Remember when NASCAR used to be fun? After doing this here writing gig for Frontstretch almost six years, I sometimes lose sight of the fact on just how much fun it was, say, five years ago. Nowadays, it seems like we are all just bitchin’ about this and/or that and it really gets mundane after awhile.
With that in mind, I recently went back to some old columns I wrote back in 2004, just to remember what this column originally started out to be. What follows are some excerpts from my older work, along with some commentary about how things have or have not changed since then, both on a personal level for me and in the racing world. One thing I found especially amusing are some of the changes, personality-wise, of a couple of drivers since then. So sit back, print this out and keep it near the toilet for reading at your leisure. If nothing else, you can use it should you discover your teenager did not replace the empty roll!
Let’s start at the beginning. Voices From the Heartland was brought to Frontstretch on March 11, 2004 with the following fanfare:
A brief history: I am stuck in Iowa. Have been for the last 12 years. A good thing if you want to grow corn. Not so good if you are a NASCARnatic. However, I, and other NASCARnians (I’m making these up as I go along…) here in our very small town, have found a great way to cope with our geographic isolation. We secretly gather (after church, of course) at our local tavern, which, by a totally unrelated quirk of geographic isolation, is called The Finish Line, to watch NASCAR on RBTV (Really Big TV) and consume cold beverages.
As one may suspect, we have Gordon fans, Jarrett fans, Junior fans, Kenseth fans, a Busch fan, Labonte fans, Stewart fans and ceiling fans. (It was once rumored that there was a Bodine fan in town, but that was never proven. We do have the number for Ripley’s if he/she is ever sighted, though.)
Of course, along with all these fans comes a lot of vociferous, if not slurred, opinions and pontifications. During one particularly successful gathering, I found myself leaning against the men’s room wall, wondering two things; 1. How can we share our opinions and feelings with the rest of the racing world?… and 2. Why is my leg getting warm? Turns out, I was standing next to the heat vent.
The very next afternoon and four aspirins later, I searched the web until I found a racing site claiming to be in need of writers. The owner/editor agreed to my terrific idea of me writing a weekly post-race opinion piece and, after a hastily negotiated contract consisting of “do it for free” was settled, Voices From the Heartland was born.
Sadly, just before the 2003 Sonoma race, the website was inexplicably abandoned by its owner/editor and I have yet to hear from him. I am of the mind that if he ran screaming into the night, it was because of an all-night buffet at the local IHOP and not my writing that caused it. Whatever the case, the voices had been silenced… until now!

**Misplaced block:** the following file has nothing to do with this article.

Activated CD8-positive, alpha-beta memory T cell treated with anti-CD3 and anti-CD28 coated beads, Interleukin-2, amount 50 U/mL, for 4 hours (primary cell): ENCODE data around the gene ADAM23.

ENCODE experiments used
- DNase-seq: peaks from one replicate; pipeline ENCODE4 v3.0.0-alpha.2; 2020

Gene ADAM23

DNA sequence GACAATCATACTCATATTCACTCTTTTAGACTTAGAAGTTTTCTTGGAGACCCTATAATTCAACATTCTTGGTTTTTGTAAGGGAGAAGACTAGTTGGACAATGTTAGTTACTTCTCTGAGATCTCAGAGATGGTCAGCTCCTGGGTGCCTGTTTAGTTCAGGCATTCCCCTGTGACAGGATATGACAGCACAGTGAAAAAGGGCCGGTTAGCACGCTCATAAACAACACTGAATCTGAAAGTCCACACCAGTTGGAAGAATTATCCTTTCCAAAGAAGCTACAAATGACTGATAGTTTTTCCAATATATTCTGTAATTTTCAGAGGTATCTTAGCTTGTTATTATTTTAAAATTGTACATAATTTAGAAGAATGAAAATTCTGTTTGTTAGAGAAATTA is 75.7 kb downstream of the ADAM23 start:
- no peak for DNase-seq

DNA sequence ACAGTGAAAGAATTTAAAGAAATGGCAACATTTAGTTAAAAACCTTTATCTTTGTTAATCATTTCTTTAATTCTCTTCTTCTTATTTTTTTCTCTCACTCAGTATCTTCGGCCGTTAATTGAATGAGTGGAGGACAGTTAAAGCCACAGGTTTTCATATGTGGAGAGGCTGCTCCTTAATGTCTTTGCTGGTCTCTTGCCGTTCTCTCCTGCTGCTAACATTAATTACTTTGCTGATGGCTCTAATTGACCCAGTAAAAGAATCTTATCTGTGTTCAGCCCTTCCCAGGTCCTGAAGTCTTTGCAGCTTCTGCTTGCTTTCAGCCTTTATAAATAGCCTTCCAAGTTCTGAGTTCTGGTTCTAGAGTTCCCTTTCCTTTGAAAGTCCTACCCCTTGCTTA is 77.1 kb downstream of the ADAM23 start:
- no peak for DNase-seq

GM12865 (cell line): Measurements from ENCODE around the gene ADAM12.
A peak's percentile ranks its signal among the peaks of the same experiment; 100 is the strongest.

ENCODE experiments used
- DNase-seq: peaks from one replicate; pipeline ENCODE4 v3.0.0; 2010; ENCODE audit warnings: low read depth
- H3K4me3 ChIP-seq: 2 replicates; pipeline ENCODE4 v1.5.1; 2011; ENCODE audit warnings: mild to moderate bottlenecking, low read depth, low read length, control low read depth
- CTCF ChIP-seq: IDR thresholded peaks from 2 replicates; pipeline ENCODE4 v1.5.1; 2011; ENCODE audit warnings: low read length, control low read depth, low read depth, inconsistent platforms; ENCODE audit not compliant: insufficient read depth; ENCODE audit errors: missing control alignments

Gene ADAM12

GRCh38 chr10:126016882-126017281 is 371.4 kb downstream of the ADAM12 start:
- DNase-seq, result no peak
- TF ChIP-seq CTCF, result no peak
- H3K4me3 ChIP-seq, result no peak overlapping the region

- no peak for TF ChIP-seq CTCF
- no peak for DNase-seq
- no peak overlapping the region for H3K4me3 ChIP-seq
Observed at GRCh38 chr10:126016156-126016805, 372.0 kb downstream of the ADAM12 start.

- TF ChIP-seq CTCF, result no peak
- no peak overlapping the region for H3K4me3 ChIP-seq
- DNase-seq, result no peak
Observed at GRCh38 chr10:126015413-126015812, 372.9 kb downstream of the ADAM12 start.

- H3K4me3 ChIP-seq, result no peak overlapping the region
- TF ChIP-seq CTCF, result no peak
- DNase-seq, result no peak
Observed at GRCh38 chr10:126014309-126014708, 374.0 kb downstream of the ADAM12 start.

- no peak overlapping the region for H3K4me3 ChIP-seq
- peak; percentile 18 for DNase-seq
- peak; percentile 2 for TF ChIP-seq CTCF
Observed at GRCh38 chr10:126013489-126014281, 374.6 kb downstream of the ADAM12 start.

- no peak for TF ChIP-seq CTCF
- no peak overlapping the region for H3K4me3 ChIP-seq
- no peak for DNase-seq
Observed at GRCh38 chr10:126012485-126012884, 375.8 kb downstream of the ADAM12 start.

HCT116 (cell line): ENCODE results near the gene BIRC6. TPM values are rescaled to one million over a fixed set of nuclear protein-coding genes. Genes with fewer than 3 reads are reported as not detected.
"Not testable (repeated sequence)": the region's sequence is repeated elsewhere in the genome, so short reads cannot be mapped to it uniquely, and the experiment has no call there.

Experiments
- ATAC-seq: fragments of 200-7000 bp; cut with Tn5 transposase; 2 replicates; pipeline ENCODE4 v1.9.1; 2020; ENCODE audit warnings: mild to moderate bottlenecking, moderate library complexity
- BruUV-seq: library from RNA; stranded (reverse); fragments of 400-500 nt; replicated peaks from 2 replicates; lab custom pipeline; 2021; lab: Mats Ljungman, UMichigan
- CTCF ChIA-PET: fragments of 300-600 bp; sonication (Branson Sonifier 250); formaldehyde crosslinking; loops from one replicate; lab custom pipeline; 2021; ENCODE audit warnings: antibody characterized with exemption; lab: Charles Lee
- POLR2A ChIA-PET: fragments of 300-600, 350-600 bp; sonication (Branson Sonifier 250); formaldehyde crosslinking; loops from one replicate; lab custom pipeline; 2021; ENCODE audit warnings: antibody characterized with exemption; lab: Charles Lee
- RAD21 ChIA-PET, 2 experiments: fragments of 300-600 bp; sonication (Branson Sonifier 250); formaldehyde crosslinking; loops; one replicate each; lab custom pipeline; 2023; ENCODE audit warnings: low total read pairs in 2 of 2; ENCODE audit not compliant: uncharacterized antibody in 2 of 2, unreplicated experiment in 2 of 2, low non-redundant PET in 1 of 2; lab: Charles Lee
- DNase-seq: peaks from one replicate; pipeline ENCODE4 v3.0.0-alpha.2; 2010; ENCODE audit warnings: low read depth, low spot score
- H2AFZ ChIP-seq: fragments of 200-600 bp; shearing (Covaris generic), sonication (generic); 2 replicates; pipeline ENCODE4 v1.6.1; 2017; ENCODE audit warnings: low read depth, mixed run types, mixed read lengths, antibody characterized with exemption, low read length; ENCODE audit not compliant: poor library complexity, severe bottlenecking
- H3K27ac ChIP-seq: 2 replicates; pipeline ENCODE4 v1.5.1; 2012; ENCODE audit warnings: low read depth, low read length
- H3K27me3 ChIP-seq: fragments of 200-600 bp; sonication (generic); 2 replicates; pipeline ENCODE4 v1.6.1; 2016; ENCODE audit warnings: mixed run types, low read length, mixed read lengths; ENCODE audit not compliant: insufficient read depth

Since that time, a few things have changed here in small-town Iowa. Unfortunately, as I reported a few years ago, the dimly lit, smoke-filled Finish Line Bar & Grill is no longer with us. Falling victim to a combination of Jose Cuervo and questionable management, gone are the comfortably plain bar stools and the smelly bathrooms, along with the insightful writings and words of wisdom upon their walls. The secret gatherings no longer take place.
Oh, the building is still there, but it is now a totally refurbished, brightly lit sandwich, pizza and malt shop kinda place called the Bobcat Den that caters to a mostly younger crowd. Why, even the bathrooms are nicely painted, smell good and are always stocked with toilet paper! Hardly a respectable place to claim as the birthplace of a column such as this.
In April of ’04, I penned a column and dared NASCAR to “Tell Me Why.” All I had was a few questions! As I look back at it now, I see a few of them are still unanswered and must be totally out of NASCAR’s mentality to even think about.
Why can’t NASCAR simply put, say, three or four guys up in a booth filled with monitors and let them be the official judges during a race? With today’s technology, you get replays in an instant (hence the name “instant replay,” I’ll bet) and from every possible angle. All other sports have designated officials for their events… why not NASCAR? It’s not that hard, boys! I sit on my barstool every week and make the correct call after the first replay. If you guys in Daytona need some help, give me a call. I gotta be cheaper than Helton.
Why do they “red flag” a race with six laps to go and then, when they get back on the track, run four more caution laps for a two-lap shootout? What were they doing during the red? Shouldn’t the track be sufficiently clear before the red is lifted? Maybe the blower crews were doing paperwork in the men’s room when the red fell. There should have been TWO caution laps after the red at most.
And probably most importantly, this one…
Well folks, here we are, five years later. We have the glorious Chase, SAFER barriers, double-file restarts (as we should) and the wondrous Car of Tomorrow (which is now today), but yet we still don’t have independent officiating of the races. Apparently, no one can be trusted to do it right like the suits in the ivory tower.